top of page

FILM Review

Written & Directed by

Soudade Kaadan

25 April, 2024

In a sea of films that continue to focus on the horrors and evils of war, Nezouh, which means displacement in Arabic, is a welcome change. It's a heartwarming and inspired coming-of-age film that remains hopeful while also serving as positive change to audiences perceptions of conflict-themed films.


For Motaz, Samir al-Masri, there isn’t any conversation at all to be had about the family leaving their apartment in Damascus. Stubborn, perhaps, but he's adamant that they can survive the conflict and keep their home; for him, this is his only job, protect his family, and by keeping them in their apartment he can do that. His wife, Hala, Kinda Alloush, though resigned to the fact that they’re going to have to stick with Motaz’s plan for now, hasn’t fully given up on the idea of leaving. Caught in the middle of this is Zeina, Hala Zein, their 14-year-old daughter, who is facing her own challenges as she forms a friendship with a neighbour, Amer, Nizar Alani. And after a direct hit on their apartment, Motaz still refuses to leave, instead he continues to do all he can to keep his family in their home. But, inevitably, as tensions start to rise between the mother and father, Hala makes a decision that will impact them all.

One has to have sympathy for Motaz, and the more I think about him, the more I understand his predicament. In all societies, a home is one of the tenets of life, and for him to walk away from his home means leaving his life and the safety he’s provided his family. Becoming displaced for Motaz, a word he despises, isn’t for fear of the unknown; it symbolises that he’s failed his family. This is wonderfully explored by Kaadan in a few early scenes, with Motaz shouting out ‘girls’ only being corrected by Zeina tells him ‘there’s only me’. This is subtle but a heartbreaking reflection of the reality the family is facing, as neither of Zeina’s sisters, Motaz, nor Hala’s other daughters are in the family home. I kept thinking that part of Motaz’s refusal to leave their home was more out of trying to ensure that there was a home for his daughters to come back.


It would be unfair to brand Motaz as a brute or his behaviour as typical masculinity; that’s not who he is. He’s a product of his community and generation, but he’s also been heavily influenced by being a father of girls, which comes out brilliantly in the way Hala and Zeina talk to him. There is a recurring joke that both mother and daughter use that’s very well placed. Which is what makes Nezouh special—the humour. In the midst of the conflict that they're facing, there has to be life, and for there to be life, there has to be hope.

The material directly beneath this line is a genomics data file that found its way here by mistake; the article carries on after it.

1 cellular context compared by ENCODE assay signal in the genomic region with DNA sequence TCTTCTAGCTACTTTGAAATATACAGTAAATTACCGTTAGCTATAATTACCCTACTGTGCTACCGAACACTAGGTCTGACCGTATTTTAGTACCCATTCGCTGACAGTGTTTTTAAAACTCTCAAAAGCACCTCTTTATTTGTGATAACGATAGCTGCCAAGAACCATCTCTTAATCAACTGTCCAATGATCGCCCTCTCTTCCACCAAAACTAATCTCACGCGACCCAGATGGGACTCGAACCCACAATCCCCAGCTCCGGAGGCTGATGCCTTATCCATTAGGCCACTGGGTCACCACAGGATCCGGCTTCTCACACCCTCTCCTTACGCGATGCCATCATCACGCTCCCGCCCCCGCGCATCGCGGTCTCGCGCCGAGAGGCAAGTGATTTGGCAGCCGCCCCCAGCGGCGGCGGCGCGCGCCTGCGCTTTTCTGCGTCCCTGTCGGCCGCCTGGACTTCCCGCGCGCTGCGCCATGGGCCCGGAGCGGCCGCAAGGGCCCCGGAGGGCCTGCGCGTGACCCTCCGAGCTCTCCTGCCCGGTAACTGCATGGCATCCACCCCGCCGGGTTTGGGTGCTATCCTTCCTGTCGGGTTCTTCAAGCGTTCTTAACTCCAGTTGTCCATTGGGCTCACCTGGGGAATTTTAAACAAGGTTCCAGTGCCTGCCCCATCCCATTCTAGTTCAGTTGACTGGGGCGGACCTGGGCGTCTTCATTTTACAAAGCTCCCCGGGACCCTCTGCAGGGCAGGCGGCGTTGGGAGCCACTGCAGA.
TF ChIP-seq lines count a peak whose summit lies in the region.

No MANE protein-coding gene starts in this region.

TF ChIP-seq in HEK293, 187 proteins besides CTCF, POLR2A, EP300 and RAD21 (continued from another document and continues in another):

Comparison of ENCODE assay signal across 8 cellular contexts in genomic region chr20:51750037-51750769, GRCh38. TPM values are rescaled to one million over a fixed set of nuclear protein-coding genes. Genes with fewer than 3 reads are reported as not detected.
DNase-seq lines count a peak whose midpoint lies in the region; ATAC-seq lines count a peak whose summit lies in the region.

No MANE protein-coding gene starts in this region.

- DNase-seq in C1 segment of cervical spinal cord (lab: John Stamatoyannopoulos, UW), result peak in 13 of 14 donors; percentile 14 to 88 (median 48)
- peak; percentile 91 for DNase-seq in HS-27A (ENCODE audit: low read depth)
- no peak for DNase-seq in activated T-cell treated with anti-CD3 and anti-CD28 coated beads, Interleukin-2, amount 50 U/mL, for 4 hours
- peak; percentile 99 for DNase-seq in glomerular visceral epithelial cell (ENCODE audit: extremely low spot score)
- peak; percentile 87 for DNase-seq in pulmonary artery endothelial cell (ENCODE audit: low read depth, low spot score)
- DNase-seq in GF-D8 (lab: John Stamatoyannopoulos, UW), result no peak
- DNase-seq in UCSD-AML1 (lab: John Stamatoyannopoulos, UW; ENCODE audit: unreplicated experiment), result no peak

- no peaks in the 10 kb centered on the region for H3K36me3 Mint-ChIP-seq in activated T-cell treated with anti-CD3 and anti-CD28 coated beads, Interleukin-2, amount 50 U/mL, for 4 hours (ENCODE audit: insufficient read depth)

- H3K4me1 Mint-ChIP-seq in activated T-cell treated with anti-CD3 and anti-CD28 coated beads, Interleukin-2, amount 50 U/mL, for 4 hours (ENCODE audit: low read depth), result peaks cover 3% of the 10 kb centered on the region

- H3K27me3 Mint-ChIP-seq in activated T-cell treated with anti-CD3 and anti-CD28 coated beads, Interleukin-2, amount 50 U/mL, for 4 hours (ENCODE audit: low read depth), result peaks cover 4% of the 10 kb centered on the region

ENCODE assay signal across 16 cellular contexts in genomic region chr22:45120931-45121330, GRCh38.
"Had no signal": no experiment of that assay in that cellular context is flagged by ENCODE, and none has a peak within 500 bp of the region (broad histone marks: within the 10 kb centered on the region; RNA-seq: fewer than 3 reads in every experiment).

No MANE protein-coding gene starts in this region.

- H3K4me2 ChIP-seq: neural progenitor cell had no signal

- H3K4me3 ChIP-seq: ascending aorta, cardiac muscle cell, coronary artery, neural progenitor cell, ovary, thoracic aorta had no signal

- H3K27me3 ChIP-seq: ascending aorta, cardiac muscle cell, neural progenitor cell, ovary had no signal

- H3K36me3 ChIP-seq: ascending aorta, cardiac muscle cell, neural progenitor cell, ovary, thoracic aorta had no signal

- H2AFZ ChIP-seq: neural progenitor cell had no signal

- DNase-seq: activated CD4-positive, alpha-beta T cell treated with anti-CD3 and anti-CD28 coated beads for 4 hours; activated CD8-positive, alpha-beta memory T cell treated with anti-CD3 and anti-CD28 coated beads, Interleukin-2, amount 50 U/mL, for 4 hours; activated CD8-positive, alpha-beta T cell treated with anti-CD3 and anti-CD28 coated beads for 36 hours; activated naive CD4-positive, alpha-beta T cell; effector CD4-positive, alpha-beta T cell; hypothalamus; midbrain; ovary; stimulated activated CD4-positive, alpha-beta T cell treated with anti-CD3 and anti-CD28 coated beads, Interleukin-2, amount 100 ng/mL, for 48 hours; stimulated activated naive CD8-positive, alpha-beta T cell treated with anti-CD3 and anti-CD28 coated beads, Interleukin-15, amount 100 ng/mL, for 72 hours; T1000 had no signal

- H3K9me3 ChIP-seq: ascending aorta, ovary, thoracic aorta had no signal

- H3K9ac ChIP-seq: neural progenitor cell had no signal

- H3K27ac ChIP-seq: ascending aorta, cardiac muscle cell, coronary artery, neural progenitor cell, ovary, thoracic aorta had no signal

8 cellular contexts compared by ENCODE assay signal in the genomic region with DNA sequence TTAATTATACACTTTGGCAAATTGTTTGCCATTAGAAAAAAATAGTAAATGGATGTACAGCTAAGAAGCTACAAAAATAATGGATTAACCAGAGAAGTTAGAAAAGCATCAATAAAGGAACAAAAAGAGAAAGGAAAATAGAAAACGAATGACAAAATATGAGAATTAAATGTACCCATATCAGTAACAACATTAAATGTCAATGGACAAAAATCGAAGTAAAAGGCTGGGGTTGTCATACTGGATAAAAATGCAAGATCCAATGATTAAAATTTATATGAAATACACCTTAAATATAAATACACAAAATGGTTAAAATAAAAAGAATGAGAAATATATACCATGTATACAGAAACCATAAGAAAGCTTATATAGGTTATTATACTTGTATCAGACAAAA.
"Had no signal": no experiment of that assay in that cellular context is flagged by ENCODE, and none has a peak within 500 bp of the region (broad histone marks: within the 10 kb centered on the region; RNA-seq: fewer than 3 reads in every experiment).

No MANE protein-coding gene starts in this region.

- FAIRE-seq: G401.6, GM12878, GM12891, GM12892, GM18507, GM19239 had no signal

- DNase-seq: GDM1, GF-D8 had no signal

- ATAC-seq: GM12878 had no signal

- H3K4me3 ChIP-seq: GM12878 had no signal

During a screening last month Kaadan introduced the film, saying, ‘With this film, I wanted to tell a different story about the Syrian War. If [my] first film was about trauma, this second film is about hope. [I wanted to] subvert stereotypes about our stories.’ When we get to the final scene, it’s clear what Kaadan means and how powerful having hope can be. With Nezouh, the director has reclaimed a narrative that tends to weigh too heavily on the horrors of conflicts and forgoes the humanity of those caught up in the middle. True to her opening comment, Kaadan has created a film that shows how by having a filmmaker, utilising their own lived experiences, a new, more authentic depiction of conflict can be produced. What happens with trauma focused films is that they tend to overwhelmed audiences as always seeing trauma on this scale only makes them helpless and thus hard to find hope.

The world created in Nezouh is aided by cinematographers’ Hélène Louvart and Burak Kanbir's breathtaking work, which shows they have clearly connected to Kaadan’s themes. Every shot is masterfully crafted that lifts you into this world; it makes you positively root for the family, which is aptly aided by Kaadan and Nelly Quettier’s editing and Rob Lane and Rob Manning’s music. Through every scene, conversation, and interaction between her characters Kaadan has created a reality that you can seen hope prevailing.


And Nezouh's greatest hope lies with Zeina, a young girl on the cusp of womanhood who’s rebelling against her parents and has started to forge her own path. There is something dreamlike and innocent about the way Zeina and Amer begin their friendship; it is normal. Even in the face of fear, conflict, bombs destroying your home, and being forced to flee,

Zeina is still able to be a teenager and to imagine what her future is going to be. 


We leave Motaz, Hala, and Zeina with this image of fishing that permeates Nezouh. Fishing is something one does to relax and be at peace as we allow the waves to gently rock us into a lulling tranquility. As Hala and Zeina make their way through the decimated streets of their once-thriving community, there is destruction all around them. Yet for Zeina, she has a vision of herself casting a line and looking out into the wildness of the ocean. The film ends with hope, which is, for me, the greatest resolution we can look for as the world continues to be in conflict. Hope drives life, changes, and most of all gives us reason to keep going.

bottom of page